I’ll confess — I’m a digital kind of guy. Perhaps it’s the ease, or the lingering aftereffects of my day-job, but digital wasn’t really a transition for me. Sure, I “came up” before Napster and all that stuff, and way back when, all that CD meant to me was “better mix tapes”, but by the time I was into audio, digital was a thing. Not a hi-fi thing, but a thing.
All of this is to say that I’m completely bemused by the “resurgence” of analog tape.
‘Resurgence’ is too strong. There is no resurgence. It’s a blip. A rounding error on the long tail of music availability. Analog tape appeals to the same impulses that lead folks to esoteric vacuum tubes, or custom transformers, or vintage loudspeakers. Analog tape is a niche, within a niche, wrapped up in a niche. It’s the very essence of nichy nichiness.
That is not to say that analog tape does not sound fabulous.
Folks like Greg Beron and Charles King are famous (notorious?) for beguiling audio show goers with their “secret tape stash” of “one-off master tapes”. I’ll be frank — I was not a believer, but I have seen the light.
Don’t get me wrong — any media that costs me $250-750 per album is pretty much a non-starter. Sure, there are eBay auctions where folks can get good deals and all that, but the point of it is — it’s not a viable avenue for anyone other than wealthy collectors. My vinyl collection is modest — I’m not exactly sure, but I must have several hundred LPs. My CD collection is 2 orders of magnitude larger, but most of them are ripped, the original silver disc long since abandoned. But with Tidal, I don’t use many discs of any variety. Tidal puts an entire record store at my finger tips.
But there is something about vinyl. The interactiveness of it. I like to think that my love for music predates tech, but my love of listening is rooted in vinyl. With analog, I have to slow down. Stop multi-tasking. Focus. It’s all very Buddhist — I can see that and appreciate that. And analog tape is no different.
But here’s the kicker — if you can get past the whole price-of-the-album thing, and the whole extremely-limited-catalog thing, then tape is amazing. Some of these experiences — great tape on a refurbished deck — have blown my doors off when it comes to expectation of what “good sound” can be. Taken that way, the investment is a couple-grand for the deck, and a couple of grand in albums, and you have yourself a “source” that will rival megabuck vinyl rigs — and by megabuck, I mean imaginary.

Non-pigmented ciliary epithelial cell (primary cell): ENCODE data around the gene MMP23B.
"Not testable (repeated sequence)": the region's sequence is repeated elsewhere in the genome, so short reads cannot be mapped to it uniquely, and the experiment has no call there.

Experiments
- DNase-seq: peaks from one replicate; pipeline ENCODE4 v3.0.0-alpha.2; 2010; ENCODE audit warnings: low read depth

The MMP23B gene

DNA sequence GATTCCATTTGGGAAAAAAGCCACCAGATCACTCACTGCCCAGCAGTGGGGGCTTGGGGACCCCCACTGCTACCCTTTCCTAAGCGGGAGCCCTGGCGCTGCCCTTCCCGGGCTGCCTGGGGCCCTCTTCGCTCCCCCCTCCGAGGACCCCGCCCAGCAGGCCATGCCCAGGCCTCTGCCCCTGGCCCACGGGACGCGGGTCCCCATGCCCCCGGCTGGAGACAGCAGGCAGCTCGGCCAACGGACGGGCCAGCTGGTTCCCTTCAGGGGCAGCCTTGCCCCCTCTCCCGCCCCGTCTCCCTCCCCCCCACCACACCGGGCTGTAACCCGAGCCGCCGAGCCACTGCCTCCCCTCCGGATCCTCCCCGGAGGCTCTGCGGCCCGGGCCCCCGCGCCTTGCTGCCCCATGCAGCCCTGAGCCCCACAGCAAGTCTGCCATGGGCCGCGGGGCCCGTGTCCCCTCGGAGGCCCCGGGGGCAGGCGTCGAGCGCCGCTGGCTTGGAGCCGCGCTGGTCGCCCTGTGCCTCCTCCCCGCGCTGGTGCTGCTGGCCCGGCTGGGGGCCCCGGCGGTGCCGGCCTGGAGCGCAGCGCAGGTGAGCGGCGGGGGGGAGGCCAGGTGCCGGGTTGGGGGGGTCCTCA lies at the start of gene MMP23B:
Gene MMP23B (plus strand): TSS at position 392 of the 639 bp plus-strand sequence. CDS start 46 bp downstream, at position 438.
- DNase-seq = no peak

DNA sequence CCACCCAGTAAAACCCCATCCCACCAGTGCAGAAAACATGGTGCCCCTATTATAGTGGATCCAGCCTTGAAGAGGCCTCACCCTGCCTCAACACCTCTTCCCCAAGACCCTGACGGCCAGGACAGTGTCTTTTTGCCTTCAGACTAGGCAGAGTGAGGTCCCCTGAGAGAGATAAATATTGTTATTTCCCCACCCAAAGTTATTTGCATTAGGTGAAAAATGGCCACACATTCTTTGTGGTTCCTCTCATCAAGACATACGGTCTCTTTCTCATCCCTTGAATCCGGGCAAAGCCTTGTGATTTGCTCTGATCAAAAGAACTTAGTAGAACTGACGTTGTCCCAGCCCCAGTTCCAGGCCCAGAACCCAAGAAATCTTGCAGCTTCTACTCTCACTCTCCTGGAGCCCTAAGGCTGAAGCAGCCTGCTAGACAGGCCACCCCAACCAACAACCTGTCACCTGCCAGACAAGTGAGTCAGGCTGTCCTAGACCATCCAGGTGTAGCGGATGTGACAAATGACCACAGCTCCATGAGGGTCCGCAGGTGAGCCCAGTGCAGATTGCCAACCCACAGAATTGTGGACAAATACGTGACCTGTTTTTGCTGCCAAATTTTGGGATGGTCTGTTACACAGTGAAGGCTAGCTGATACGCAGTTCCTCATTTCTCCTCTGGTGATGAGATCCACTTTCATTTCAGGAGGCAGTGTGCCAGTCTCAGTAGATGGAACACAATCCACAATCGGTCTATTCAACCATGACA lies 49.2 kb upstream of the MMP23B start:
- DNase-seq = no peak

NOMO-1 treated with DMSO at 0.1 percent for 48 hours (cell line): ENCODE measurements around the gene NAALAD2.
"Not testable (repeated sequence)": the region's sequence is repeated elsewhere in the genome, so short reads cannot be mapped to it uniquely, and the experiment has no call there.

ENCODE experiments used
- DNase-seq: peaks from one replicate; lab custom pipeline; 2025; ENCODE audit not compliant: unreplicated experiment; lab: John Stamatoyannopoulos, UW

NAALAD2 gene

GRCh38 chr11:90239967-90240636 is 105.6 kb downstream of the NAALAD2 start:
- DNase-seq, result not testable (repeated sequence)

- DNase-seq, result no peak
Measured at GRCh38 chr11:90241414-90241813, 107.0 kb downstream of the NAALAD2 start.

So, when Jeff Joseph of Joseph Audio found me on Thursday, pre-show, and stage-whispered that Chad Kessem of Acoustic Sounds had asked if Jeff would like one of Chad’s tape machines and some tapes (Acoustic Sounds is soon going to be selling tapes — more on that soon, I hope) to use at the show, Jeff looked at me with that little-kid-grin and waggled his eyebrows: “So of course I said, ‘Sure, Chad!'”
Jeff was showing off his newish loudspeakers, the Profile ($7,000/pair). Profile differs in many ways from the more-upscale Perspective — both are floorstanders — but the Profile uses different drivers and a different cabinet (all prismatic and angular, like the “baby” Prisms), with a custom Joseph Audio proprietary crossover. While I’m a fan of his Prism, the Profile has a whole other thing going on — with more apparently power, probably due to a deeper reach. To my mind, this is the “steal” of his current line.
Here finished in a matte black, and set up in his usual hotel-room kitty-corner arrangement, Jeff was also showing with Jeff Rowland, with a VPI turntable up top-of-the-rack, and ropes of blue Cardas Clear cabling running throughout.
But the undoubted star of that showing was this clearly vintage Ampex studio tape deck. Playback from this machine sounded warm, and liquid, and rich … with layers upon layers of sound, effortlessly constructing a sonic confection that was indulgent and irresistible.
Listen — if Chad can offer those tapes at less than $200 a piece, he’s gonna make a killing. Off of me. Because I’m buying.
All in all, this room was a total treat. Old meets new meets old (me). Easily one of the best at the show, and one of the best demos that I’ve heard, period.
Very well done.